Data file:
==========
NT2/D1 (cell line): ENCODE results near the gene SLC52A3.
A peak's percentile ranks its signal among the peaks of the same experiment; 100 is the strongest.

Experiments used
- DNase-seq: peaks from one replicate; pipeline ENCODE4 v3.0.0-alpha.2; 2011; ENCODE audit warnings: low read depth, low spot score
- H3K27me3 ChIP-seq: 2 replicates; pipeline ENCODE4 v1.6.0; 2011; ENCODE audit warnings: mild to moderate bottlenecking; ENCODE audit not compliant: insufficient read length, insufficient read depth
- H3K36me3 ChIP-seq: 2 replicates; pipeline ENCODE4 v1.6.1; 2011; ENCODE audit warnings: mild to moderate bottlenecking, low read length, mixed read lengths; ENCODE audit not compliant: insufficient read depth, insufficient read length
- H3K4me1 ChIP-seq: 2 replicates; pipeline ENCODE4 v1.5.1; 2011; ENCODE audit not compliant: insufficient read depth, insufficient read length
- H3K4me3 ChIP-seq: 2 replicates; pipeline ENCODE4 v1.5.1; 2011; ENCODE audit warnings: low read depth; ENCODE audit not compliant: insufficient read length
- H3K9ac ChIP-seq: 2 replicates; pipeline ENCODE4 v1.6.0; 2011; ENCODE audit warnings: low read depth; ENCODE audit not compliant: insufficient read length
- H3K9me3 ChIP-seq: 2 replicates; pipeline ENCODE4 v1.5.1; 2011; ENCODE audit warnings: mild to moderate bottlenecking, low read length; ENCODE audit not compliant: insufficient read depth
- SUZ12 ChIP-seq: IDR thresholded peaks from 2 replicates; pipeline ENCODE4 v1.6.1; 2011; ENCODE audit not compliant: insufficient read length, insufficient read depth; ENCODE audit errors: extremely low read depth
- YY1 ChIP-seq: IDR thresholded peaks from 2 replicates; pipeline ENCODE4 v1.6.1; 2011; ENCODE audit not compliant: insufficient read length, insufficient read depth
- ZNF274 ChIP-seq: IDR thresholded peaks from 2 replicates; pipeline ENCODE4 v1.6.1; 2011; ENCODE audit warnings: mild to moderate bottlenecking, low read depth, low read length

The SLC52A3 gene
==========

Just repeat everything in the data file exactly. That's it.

NT2/D1 (cell line): ENCODE results near the gene SLC52A3.
A peak's percentile ranks its signal among the peaks of the same experiment; 100 is the strongest.

Experiments used
- DNase-seq: peaks from one replicate; pipeline ENCODE4 v3.0.0-alpha.2; 2011; ENCODE audit warnings: low read depth, low spot score
- H3K27me3 ChIP-seq: 2 replicates; pipeline ENCODE4 v1.6.0; 2011; ENCODE audit warnings: mild to moderate bottlenecking; ENCODE audit not compliant: insufficient read length, insufficient read depth
- H3K36me3 ChIP-seq: 2 replicates; pipeline ENCODE4 v1.6.1; 2011; ENCODE audit warnings: mild to moderate bottlenecking, low read length, mixed read lengths; ENCODE audit not compliant: insufficient read depth, insufficient read length
- H3K4me1 ChIP-seq: 2 replicates; pipeline ENCODE4 v1.5.1; 2011; ENCODE audit not compliant: insufficient read depth, insufficient read length
- H3K4me3 ChIP-seq: 2 replicates; pipeline ENCODE4 v1.5.1; 2011; ENCODE audit warnings: low read depth; ENCODE audit not compliant: insufficient read length
- H3K9ac ChIP-seq: 2 replicates; pipeline ENCODE4 v1.6.0; 2011; ENCODE audit warnings: low read depth; ENCODE audit not compliant: insufficient read length
- H3K9me3 ChIP-seq: 2 replicates; pipeline ENCODE4 v1.5.1; 2011; ENCODE audit warnings: mild to moderate bottlenecking, low read length; ENCODE audit not compliant: insufficient read depth
- SUZ12 ChIP-seq: IDR thresholded peaks from 2 replicates; pipeline ENCODE4 v1.6.1; 2011; ENCODE audit not compliant: insufficient read length, insufficient read depth; ENCODE audit errors: extremely low read depth
- YY1 ChIP-seq: IDR thresholded peaks from 2 replicates; pipeline ENCODE4 v1.6.1; 2011; ENCODE audit not compliant: insufficient read length, insufficient read depth
- ZNF274 ChIP-seq: IDR thresholded peaks from 2 replicates; pipeline ENCODE4 v1.6.1; 2011; ENCODE audit warnings: mild to moderate bottlenecking, low read depth, low read length

The SLC52A3 gene